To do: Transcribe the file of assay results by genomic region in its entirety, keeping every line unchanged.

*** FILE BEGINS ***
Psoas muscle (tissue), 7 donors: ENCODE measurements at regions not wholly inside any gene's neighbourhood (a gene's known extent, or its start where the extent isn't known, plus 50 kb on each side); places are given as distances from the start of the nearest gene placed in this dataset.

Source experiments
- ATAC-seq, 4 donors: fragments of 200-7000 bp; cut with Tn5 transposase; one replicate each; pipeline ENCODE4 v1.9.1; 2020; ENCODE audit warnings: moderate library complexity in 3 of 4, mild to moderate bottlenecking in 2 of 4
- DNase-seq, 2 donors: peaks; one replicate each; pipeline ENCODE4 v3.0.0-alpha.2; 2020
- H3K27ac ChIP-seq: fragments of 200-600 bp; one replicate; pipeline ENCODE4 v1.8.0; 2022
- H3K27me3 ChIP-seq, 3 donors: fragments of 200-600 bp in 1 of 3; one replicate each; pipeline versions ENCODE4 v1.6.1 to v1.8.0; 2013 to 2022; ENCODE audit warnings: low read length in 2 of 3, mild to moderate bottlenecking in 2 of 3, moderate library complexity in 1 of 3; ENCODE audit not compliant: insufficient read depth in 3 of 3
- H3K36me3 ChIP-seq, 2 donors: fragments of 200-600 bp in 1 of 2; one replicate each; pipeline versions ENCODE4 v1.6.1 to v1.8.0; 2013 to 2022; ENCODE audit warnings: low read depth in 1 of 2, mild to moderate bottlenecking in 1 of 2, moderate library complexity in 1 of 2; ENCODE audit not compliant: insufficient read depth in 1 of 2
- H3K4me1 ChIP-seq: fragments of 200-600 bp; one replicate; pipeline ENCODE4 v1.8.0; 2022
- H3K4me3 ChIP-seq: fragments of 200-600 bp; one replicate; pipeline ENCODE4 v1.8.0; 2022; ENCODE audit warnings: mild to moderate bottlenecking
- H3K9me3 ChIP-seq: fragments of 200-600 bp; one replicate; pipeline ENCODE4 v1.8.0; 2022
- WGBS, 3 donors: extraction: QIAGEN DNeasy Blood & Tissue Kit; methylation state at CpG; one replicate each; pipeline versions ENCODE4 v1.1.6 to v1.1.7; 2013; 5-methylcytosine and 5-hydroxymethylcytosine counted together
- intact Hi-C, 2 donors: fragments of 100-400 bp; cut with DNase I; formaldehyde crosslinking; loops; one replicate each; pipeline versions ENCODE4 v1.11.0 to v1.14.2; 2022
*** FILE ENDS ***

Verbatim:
Psoas muscle (tissue), 7 donors: ENCODE measurements at regions not wholly inside any gene's neighbourhood (a gene's known extent, or its start where the extent isn't known, plus 50 kb on each side); places are given as distances from the start of the nearest gene placed in this dataset.

Source experiments
- ATAC-seq, 4 donors: fragments of 200-7000 bp; cut with Tn5 transposase; one replicate each; pipeline ENCODE4 v1.9.1; 2020; ENCODE audit warnings: moderate library complexity in 3 of 4, mild to moderate bottlenecking in 2 of 4
- DNase-seq, 2 donors: peaks; one replicate each; pipeline ENCODE4 v3.0.0-alpha.2; 2020
- H3K27ac ChIP-seq: fragments of 200-600 bp; one replicate; pipeline ENCODE4 v1.8.0; 2022
- H3K27me3 ChIP-seq, 3 donors: fragments of 200-600 bp in 1 of 3; one replicate each; pipeline versions ENCODE4 v1.6.1 to v1.8.0; 2013 to 2022; ENCODE audit warnings: low read length in 2 of 3, mild to moderate bottlenecking in 2 of 3, moderate library complexity in 1 of 3; ENCODE audit not compliant: insufficient read depth in 3 of 3
- H3K36me3 ChIP-seq, 2 donors: fragments of 200-600 bp in 1 of 2; one replicate each; pipeline versions ENCODE4 v1.6.1 to v1.8.0; 2013 to 2022; ENCODE audit warnings: low read depth in 1 of 2, mild to moderate bottlenecking in 1 of 2, moderate library complexity in 1 of 2; ENCODE audit not compliant: insufficient read depth in 1 of 2
- H3K4me1 ChIP-seq: fragments of 200-600 bp; one replicate; pipeline ENCODE4 v1.8.0; 2022
- H3K4me3 ChIP-seq: fragments of 200-600 bp; one replicate; pipeline ENCODE4 v1.8.0; 2022; ENCODE audit warnings: mild to moderate bottlenecking
- H3K9me3 ChIP-seq: fragments of 200-600 bp; one replicate; pipeline ENCODE4 v1.8.0; 2022
- WGBS, 3 donors: extraction: QIAGEN DNeasy Blood & Tissue Kit; methylation state at CpG; one replicate each; pipeline versions ENCODE4 v1.1.6 to v1.1.7; 2013; 5-methylcytosine and 5-hydroxymethylcytosine counted together
- intact Hi-C, 2 donors: fragments of 100-400 bp; cut with DNase I; formaldehyde crosslinking; loops; one replicate each; pipeline versions ENCODE4 v1.11.0 to v1.14.2; 2022